Mosul Operation in Two Months: Overview of Military and Humanitarian Situation

It has been more than two months since the operation was launched to liberate Mosul from ISIS on 17 October 2016. According to the information obtained, ISIS suffers big losses thanks to the successful operations of Iraqi soldiers and the subsidiary forces. Until this very moment when this analysis is being written, Iraqi military forces have reclaimed 45 out of 50 neighbourhoods (75%) in the east of Mosul (left) from ISIS. Considering this number, Iraqi Army will soon reach the left bank of the Tigris which divides Mosul into two regions.

On the other hand, some observers believe that Iraqi Army achieves great success but the Mosul operation makes progress slowly. The reason for this is that no military operation has yet been launched in the west of Mosul (right) and no neighbourhood has been liberated from ISIS even though it has been two months since the operation began. In this region are very large districts and towns of Mosul like Tal Afar and al-Hadar. The commanders of Iraqi Army who lead the Mosul operation explain that the slow progress made in the operation is caused the plans implemented to reduce the loss of civilians in the regions where they live. This is reasonable given that ISIS uses civilians as human shield. Iraqi soldiers also think that the slow progress in the operation leads to ISIS’ quick collapse in the right part of Mosul, especially in Tal Afar and al-Hadar.

Some observers associate the slow progress of the Mosul operation with the difficult circumstances endured by the civilians living in the neighbourhoods under ISIS’ control. According to the news regarding the mentioned neighbourhoods, the humanitarian situation of the civilians has reached tragic dimensions because they cannot find food, water, heating and healthcare materials while they also suffer from the risks of air bombardments and armed conflicts. Within this context, it is loudly indicated that the strategic plans implemented in the operation to liberate Mosul should be changed and corrected.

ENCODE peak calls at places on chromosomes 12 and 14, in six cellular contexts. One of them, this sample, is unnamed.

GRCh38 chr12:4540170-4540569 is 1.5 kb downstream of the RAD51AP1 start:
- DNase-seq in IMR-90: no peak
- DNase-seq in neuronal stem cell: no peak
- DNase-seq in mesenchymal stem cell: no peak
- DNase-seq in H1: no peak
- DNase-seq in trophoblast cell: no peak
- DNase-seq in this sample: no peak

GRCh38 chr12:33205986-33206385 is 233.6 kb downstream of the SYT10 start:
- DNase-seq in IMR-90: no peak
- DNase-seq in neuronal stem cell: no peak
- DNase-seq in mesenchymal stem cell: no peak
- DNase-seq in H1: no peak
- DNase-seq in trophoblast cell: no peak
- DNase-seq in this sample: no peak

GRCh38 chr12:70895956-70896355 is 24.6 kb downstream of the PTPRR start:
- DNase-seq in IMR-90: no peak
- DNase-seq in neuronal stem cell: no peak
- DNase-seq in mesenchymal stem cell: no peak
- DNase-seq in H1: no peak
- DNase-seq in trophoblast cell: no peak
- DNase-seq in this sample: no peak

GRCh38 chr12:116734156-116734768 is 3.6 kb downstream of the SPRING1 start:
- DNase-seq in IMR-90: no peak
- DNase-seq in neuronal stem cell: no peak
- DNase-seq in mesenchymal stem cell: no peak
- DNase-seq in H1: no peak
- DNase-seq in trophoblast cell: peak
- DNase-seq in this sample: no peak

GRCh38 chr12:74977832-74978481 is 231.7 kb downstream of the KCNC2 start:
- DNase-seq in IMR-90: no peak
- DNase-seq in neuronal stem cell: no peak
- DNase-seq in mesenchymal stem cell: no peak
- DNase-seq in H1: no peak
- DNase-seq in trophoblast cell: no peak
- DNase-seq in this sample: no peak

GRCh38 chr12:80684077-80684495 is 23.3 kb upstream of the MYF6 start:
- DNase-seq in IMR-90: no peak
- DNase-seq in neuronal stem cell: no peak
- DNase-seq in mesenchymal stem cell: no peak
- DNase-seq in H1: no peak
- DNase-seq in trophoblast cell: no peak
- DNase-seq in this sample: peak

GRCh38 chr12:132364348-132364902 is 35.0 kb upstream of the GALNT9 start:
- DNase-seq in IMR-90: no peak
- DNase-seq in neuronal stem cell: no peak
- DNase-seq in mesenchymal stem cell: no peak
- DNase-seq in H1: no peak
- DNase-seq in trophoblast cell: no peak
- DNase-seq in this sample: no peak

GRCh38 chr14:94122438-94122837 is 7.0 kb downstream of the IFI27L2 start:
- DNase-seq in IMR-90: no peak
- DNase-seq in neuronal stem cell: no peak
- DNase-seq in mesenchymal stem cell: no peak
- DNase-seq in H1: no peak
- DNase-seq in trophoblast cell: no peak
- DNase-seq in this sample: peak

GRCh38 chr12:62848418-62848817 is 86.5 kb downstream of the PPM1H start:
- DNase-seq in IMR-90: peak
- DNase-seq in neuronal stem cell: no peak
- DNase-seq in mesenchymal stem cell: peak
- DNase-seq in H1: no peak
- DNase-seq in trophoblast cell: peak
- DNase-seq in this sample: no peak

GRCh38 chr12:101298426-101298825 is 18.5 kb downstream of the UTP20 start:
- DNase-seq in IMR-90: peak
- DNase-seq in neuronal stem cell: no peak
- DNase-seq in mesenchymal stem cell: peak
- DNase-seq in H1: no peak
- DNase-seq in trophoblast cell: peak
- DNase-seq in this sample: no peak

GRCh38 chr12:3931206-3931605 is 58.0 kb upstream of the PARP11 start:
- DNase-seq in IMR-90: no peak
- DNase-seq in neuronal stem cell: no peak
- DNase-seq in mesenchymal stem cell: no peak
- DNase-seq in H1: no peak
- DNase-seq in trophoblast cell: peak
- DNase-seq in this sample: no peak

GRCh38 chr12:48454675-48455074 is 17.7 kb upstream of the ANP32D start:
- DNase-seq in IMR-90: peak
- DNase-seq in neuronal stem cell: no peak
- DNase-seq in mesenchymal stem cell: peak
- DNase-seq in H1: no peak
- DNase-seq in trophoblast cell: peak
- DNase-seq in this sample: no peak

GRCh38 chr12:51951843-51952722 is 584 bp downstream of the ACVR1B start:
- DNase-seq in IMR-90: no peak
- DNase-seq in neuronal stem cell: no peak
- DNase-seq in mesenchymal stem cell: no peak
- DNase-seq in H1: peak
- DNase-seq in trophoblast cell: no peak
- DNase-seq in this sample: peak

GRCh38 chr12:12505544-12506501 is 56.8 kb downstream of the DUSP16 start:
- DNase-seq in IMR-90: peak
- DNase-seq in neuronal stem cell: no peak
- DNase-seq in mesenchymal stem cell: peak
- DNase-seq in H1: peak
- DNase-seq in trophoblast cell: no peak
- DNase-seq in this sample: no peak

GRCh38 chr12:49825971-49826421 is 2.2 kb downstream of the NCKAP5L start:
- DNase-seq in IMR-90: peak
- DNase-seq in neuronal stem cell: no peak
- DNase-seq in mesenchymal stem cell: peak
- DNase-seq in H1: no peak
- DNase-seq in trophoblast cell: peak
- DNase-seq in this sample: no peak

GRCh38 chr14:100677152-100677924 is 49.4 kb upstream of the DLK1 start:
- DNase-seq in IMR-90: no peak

It isn’t a sign of weakness to change the military strategy in wartime. On the contrary, it is a natural action and the soldiers make continuous changes during the war. There is a saying on this matter: “If the military plans previously made don’t resist the enemy in the first conflict, they are restored or corrected upon a new plan.” Strategic plans include two phases: Strategy evaluation and strategic calendar.

The phases of the strategy evaluation are as follows: (i) Finding answers to the question “Are the strategic plans available to reach the goals?” (ii) The following question should be answered in order to determine the importance of the military strategy: “Can I close this deal by current means?” (iii) This question should be answered to find whether the military strategy will be accepted: Will the political elites accept the effects, methods and used materials? (iv) The general degree of danger should be understood by comparing the known, assumed and unknown dangers at the level of strategic implementation. At the phase of strategy review, the successful and unsuccessful levels of the military strategy should be known and necessary corrections should be implemented in order to reach the goals.